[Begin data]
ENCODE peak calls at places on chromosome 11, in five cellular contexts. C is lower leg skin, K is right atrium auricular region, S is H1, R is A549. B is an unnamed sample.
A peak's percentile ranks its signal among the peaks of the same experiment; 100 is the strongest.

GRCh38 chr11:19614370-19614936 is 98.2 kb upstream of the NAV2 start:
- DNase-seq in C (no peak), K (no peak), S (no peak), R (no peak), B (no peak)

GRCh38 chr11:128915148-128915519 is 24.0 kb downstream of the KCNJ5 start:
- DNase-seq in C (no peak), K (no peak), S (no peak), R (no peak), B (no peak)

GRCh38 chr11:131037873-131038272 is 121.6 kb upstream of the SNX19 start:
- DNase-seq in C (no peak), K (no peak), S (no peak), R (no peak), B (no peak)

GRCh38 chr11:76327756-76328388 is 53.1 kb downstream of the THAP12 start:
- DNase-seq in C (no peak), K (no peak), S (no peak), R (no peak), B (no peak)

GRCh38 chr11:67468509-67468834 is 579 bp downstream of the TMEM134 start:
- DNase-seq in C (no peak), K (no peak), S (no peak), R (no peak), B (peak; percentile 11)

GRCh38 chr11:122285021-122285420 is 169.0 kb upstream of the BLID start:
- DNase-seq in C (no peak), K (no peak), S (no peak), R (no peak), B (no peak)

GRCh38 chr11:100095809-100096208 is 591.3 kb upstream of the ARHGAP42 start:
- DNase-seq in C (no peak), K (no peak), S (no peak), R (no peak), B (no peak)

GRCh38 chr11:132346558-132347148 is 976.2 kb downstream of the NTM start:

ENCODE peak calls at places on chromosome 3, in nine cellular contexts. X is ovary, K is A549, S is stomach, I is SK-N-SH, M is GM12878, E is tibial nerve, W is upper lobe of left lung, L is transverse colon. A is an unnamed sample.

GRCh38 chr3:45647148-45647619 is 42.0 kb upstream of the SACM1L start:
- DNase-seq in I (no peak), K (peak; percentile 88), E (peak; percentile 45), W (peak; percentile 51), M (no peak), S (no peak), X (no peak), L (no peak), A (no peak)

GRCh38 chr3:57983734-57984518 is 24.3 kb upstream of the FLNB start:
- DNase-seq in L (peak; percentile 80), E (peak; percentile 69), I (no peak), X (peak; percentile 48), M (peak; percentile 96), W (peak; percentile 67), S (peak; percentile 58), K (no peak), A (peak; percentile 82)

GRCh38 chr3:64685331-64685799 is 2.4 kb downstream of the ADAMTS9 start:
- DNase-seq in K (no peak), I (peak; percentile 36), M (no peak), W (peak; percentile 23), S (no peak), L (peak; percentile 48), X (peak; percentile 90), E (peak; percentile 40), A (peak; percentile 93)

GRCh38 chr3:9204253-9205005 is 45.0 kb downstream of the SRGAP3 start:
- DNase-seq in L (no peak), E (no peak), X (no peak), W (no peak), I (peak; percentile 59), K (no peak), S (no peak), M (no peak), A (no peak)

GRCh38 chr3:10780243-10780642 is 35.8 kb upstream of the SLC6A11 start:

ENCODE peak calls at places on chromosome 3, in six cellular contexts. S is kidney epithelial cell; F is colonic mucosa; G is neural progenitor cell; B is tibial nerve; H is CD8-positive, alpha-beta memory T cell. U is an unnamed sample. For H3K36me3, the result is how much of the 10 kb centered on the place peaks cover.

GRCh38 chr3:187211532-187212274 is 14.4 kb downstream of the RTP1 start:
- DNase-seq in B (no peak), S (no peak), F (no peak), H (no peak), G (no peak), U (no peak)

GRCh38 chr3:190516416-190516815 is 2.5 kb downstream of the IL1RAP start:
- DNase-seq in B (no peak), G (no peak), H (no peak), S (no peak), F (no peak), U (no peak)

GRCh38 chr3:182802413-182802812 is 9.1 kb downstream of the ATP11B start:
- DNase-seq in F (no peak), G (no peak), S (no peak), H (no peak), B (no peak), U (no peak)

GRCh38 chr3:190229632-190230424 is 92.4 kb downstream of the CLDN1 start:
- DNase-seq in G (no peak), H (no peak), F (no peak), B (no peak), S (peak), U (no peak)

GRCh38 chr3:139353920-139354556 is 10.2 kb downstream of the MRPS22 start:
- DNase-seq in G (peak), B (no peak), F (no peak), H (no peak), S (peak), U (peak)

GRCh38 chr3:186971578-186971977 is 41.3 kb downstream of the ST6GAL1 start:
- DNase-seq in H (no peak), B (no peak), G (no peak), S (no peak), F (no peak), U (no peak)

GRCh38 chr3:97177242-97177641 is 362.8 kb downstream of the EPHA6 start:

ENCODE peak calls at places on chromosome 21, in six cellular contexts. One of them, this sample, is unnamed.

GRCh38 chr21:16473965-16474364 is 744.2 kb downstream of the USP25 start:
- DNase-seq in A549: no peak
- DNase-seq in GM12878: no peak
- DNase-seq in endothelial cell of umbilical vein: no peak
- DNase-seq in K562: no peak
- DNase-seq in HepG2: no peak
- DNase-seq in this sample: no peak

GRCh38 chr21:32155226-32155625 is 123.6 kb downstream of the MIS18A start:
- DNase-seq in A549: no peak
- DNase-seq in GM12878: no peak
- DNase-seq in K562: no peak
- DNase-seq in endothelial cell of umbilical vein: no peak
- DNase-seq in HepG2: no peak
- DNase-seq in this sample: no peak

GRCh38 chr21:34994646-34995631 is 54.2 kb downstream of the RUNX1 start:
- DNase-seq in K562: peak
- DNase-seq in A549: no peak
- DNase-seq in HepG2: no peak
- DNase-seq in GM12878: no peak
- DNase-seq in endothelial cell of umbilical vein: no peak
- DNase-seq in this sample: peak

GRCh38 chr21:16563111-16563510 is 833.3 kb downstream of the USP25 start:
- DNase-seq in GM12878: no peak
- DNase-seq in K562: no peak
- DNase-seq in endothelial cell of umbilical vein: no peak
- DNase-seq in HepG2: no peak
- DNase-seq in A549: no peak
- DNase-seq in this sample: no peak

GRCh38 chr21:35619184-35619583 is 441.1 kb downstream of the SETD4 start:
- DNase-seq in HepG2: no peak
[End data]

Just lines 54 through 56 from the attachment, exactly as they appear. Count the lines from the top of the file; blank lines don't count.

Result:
- DNase-seq in endothelial cell of umbilical vein: no peak
- DNase-seq in HepG2: no peak
- DNase-seq in this sample: no peak